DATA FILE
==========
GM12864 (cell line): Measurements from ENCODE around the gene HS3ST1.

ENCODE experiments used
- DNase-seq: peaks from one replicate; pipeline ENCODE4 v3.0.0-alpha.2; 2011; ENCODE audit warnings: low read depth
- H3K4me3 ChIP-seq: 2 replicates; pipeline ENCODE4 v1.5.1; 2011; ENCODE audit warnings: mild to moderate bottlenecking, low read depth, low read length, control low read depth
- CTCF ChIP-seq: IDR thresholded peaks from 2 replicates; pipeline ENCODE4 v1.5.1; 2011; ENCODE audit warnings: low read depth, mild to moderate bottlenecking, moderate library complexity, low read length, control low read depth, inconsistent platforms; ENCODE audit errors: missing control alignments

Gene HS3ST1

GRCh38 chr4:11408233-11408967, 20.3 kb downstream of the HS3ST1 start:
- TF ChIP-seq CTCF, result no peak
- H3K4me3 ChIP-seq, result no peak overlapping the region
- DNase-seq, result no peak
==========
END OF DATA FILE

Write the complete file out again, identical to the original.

GM12864 (cell line): Measurements from ENCODE around the gene HS3ST1.

ENCODE experiments used
- DNase-seq: peaks from one replicate; pipeline ENCODE4 v3.0.0-alpha.2; 2011; ENCODE audit warnings: low read depth
- H3K4me3 ChIP-seq: 2 replicates; pipeline ENCODE4 v1.5.1; 2011; ENCODE audit warnings: mild to moderate bottlenecking, low read depth, low read length, control low read depth
- CTCF ChIP-seq: IDR thresholded peaks from 2 replicates; pipeline ENCODE4 v1.5.1; 2011; ENCODE audit warnings: low read depth, mild to moderate bottlenecking, moderate library complexity, low read length, control low read depth, inconsistent platforms; ENCODE audit errors: missing control alignments

Gene HS3ST1

GRCh38 chr4:11408233-11408967, 20.3 kb downstream of the HS3ST1 start:
- TF ChIP-seq CTCF, result no peak
- H3K4me3 ChIP-seq, result no peak overlapping the region
- DNase-seq, result no peak